ST. LOUIS — Artists who work with the nonprofit group Faces Not Forgotten all receive the same advice: Focus on the eyes.
It was more than 10 years ago that Christine Ilewski founded the St. Louis-area organization that creates hand-painted portraits for families that have lost children to gun violence. Artists have completed more than 300 portraits of those killed across the country, including more than 60 from St. Louis, most age 20 and younger.
”It’s the eyes where you get the emotion,” said Ilewski, a college art instructor who lives in Alton. “That’s where you can connect that this was someone who had so many years in front of them. They were going to have families, go to college, start careers.”
The demand for portraits by Faces Not Forgotten won’t likely wane, as over the past year gun violence has surged in large cities nationwide. In St. Louis alone, there have been 22 victims of homicide since January 2020 who were 17 years old or younger.
“The numbers are staggering,” Ilewski said. The portraits aim to give those lives the attention they deserve, she said.
“Historically portraits have been reserved for people like kings, dignitaries and bank presidents,” she said. “To do a formal portrait, we think it elevates a life. It gives it the respect and value it deserves. It says, this life matters. Each child has a name and a life and a personality and a soul that is gone.”
Skyla Pawnell keeps the Faces Not Forgotten portrait of her son, Aaron Prayer, in her East St. Louis living room.
Prayer was 21 when he was killed in a drive-by shooting outside the Alpha Plaza apartment complex in that city in June 2018. Pawnell said she was told after her son’s death that he had helped get a nearby toddler out of harm’s way as he was hit.
Prayer had a daughter who is now 5, his mother said.
His death has never been solved, but Pawnell said that it was a meaningful portrait of her son, who she said played several sports in high school and was considered a “pretty boy.”
“After you lose a child, you have to always cherish your loved one and keep their name alive,” she said. “But here there’s someone else who’s spending all this time cherishing them, too, putting all this work into a painting.”
Soon after her son’s death, Pawnell started a group for the families of victims, Families Against Gun Violence, and recommended Faces Not Forgotten to about a half-dozen others who lost children in shootings.
In St. Louis, another mother, Valerie Dent, was gifted portraits of her sons, James and Steven Dent, ages 34 and 25. They were shot while coming home from work Sept. 4, 2014, not far from their mother’s home in the city’s West End neighborhood.
Dent remembers the day she picked up the portraits at a meet-up with Ilewski in Forest Park, about a year after her sons died.
“It was breathtaking,” she said. “I still get teary eyed when I think of it.”
She hung the paintings near the entry in her home, and gave a copy of James Dent’s portrait to his son as a way to remember his father.
Dent now heads STL Mothers in Charge and has recommended at least six other mothers to the organization.
“It’s so much more personal, more meaningful than a photograph,” she said.
Faces Not Forgotten never reaches out to families directly, but counts on mothers like Pawnell and Dent to spread the word. Families may submit a request for a portrait online.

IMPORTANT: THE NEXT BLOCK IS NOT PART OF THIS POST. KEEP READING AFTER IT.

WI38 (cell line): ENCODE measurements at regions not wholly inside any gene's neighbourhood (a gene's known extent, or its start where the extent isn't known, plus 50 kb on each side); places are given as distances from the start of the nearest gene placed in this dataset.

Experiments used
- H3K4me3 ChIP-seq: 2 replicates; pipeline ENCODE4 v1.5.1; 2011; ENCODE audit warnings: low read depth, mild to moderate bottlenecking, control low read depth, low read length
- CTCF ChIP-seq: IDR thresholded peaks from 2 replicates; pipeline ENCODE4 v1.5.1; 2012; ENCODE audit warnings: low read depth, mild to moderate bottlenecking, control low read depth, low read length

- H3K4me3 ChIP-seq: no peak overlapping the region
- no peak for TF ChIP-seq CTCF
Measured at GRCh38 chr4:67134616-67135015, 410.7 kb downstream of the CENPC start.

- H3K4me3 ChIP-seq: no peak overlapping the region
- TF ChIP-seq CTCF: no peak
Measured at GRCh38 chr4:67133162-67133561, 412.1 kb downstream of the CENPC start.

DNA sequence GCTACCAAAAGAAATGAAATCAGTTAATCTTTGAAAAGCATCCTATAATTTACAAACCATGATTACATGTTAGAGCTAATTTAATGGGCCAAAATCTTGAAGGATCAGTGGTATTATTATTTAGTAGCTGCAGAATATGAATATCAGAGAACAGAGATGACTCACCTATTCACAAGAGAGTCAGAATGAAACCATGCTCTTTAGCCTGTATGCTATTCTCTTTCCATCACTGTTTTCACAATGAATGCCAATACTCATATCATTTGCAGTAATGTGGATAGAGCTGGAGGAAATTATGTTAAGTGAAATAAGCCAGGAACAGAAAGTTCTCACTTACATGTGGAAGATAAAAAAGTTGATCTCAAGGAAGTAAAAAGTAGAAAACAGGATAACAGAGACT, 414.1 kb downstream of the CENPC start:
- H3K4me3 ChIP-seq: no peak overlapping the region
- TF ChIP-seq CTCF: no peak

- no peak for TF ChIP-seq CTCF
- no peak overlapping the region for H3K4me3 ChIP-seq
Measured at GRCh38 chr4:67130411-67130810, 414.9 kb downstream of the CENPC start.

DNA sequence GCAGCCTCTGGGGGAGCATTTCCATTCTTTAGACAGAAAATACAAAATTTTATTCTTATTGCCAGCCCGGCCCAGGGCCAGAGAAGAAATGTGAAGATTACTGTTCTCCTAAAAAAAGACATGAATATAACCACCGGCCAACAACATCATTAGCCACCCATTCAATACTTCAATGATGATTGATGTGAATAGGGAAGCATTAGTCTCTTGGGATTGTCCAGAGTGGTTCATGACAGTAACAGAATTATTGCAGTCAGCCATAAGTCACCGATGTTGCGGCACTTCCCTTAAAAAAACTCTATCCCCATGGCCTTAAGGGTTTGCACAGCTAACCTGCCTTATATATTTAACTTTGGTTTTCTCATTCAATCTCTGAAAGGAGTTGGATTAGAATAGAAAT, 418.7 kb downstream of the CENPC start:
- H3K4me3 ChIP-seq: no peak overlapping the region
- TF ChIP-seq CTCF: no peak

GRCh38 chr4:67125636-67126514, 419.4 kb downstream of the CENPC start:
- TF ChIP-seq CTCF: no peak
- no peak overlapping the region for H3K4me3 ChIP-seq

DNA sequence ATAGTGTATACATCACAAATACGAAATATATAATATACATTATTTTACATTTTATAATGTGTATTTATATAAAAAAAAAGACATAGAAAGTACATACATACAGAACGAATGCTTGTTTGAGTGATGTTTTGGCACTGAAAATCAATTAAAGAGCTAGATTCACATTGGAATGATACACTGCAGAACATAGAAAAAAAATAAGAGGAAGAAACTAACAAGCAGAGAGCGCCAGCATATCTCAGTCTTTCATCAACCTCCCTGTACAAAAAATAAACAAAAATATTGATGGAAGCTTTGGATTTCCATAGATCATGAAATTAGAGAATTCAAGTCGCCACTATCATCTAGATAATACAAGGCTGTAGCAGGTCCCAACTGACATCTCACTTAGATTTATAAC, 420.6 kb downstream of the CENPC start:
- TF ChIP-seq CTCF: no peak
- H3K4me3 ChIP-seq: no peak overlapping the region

When they’re approved, families are matched with an artist who may live elsewhere in the country or even abroad. Volunteer painters have included art students at North Park University in Chicago and Central Visual & Performing Arts High School in St. Louis.
“I check out the artist’s work to make sure they are capable,” Ilewski said. “We’re all volunteers, we just provide artists with a small stipend to cover their supplies.”
Ilewski started Faces Not Forgotten as a way to cope with her own grief, she said.
A close family friend, the Rev. Lawrence Rosebaugh, was murdered in 2009 in Guatemala when he and a group of priests were attacked by masked men. He was living in the country to work with elderly homeless people and children with HIV.
“Just before he died I had been emailing him about children in Guatemala being killed,” Ilewski said. “So after his death I thought focusing on bringing attention to violence against children would be a way to honor him.”
Ilewski completed the first Faces Not Forgotten portrait after hearing about 16-year-old William Jenkins, who was killed while working at a fast-food restaurant in 1997 in Virginia.
She used to paint all the portraits herself, but eventually expanded the effort, though every painting remains focused on the person’s face surrounded by flowers similar to a funeral wreath.
The families receive the original painting and then the nonprofit creates high-quality copies on fabric squares that are made into quilts of eight faces. The quilts have been featured in art exhibits around the country.
The organization has also made banners of some portraits for use in protests, including 2019 rallies in Washington in support of stricter gun laws.
So far, eight quilts have featured the faces of young people killed in the St. Louis area. Ilewski said she knows there are likely hundreds of other families who could be included.
“We want to let people know that they can request a portrait if a child was killed this year or 15 years ago,” Ilewski said. “Their life still deserves to be honored.”
Those who would like to submit the names of victims of gun violence to be painted, or who would like to volunteer or donate to Faces Not Forgotten may contact the group at facesnotforgotten.org.
The organization plans to display quilts at an Art Heals Violence event hosted by the St. Louis Arts Chamber of Commerce in May and June. Visit stlouisartschamberofcommerce.org to learn more.